The play was a success although it was not like any of Johnson's plays and lacked 'high seriousness'. Still, Hazlitt popularly pointed out that on stage it 'has the broadest and most palpable effect'.
"I was informed that Julia would return soon. I wonder what kept her away for so long. My right judgement should definitely hold my unsatisfied and restless temper in abhorrence. Still I am sure I do not indulge in such self-scrutiny in any other matter, other than the one connected to Julia, whom I love more than my own life. In other matters, I do not expect myself to be so unbelievably unreasonable and insanely fretful. I can deal with any other matter with cool reasoning. Nobody could be more aware of it, although it is beyond my power to correct myself. What kind of tender love sparkled in her eyes when we met! How delicately warm and loving her expression was! It ridiculed my gravity with which I had decided to meet her. Sir Anthony's presence bridled my otherwise overflowing enthusiasm. Anyway it was gratifying to know that she was not particularly happy in my absence. Oh, she must be coming. I can recognise that light nimble tread! She knows that her Faulkland counts every moment of her stay."
Faulkland shows all the colours of his character in this passage. I have not done justice to Richard Sheridan and I am sure he would not have been amused with my attempt, being particularly unhappy with any kinds of criticism or 'improvements'. He arrogantly attacks his critics in the preface of second text:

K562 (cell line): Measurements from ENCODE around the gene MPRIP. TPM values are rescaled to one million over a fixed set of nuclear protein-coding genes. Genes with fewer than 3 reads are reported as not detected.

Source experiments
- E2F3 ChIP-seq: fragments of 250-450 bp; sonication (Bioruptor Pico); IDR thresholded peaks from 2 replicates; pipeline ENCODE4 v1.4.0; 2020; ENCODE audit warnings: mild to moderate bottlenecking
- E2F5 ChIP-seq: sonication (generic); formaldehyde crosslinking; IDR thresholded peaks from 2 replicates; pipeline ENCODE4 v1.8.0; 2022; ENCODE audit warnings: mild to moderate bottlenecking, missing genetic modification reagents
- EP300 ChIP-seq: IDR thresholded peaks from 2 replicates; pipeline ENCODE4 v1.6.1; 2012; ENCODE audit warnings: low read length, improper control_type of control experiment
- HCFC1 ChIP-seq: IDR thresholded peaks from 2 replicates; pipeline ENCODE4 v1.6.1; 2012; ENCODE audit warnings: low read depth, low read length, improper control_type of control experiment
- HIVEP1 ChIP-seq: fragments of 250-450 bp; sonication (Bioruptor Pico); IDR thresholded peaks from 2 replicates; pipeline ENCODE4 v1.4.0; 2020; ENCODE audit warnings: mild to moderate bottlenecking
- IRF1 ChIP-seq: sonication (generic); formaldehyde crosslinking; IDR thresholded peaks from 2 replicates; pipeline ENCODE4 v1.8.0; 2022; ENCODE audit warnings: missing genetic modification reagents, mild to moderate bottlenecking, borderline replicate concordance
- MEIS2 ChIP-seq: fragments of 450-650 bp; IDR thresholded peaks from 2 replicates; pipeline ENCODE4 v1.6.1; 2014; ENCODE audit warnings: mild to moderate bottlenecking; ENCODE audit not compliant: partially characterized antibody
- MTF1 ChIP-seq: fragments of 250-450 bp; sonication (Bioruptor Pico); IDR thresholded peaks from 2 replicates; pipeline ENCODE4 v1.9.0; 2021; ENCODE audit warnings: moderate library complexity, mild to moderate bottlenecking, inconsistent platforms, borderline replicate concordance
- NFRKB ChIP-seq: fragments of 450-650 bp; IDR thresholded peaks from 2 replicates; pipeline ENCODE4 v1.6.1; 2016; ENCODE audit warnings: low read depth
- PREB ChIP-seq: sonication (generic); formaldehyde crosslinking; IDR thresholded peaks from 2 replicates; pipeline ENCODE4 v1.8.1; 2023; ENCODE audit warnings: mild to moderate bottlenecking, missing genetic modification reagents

"As for the little puny critics, who scatter their peevish strictures in private circles, and scribble at every author who has the eminence of being unconnected with them, as they are usually spleen-swollen from a vain idea of increasing their consequence, there will always be found a petulance and illiberality in their remarks, which should place them as far beneath the notice of a gentleman, as their original dullness had sunk them from the level of the most unsuccessful author," and that is daunting.
If Sheridan had written in recent languages, perhaps he would have presented the passage as above, although it is difficult to imagine him making such a come-down. Coming back to Faulkner, one of the hilarious and original creations of Sheridan, it is important to note that this passage sums up the flaws and strengths of the character, played to the hilt many times on stage by able Actors to the delight of generations of theatre goers. Faulkner was genuinely in love with Julia and she responded to his ardent love. That was the main strength of his character. But his love for her was so unreal and bookish that he was plagued by doubts and suspicions throughout. There was nothing that Julia could do for him to convince her love as he remains doubtful of that fact. He was plagued by two psychological opposite dimensions - one the Male ego that he is definitely admired, loved and adored by Female members of society, especially by Julia. Another, he was plagued by self-doubts of his own worth and uncertainty about Julia's devotion for him. Faulkner never steps back from his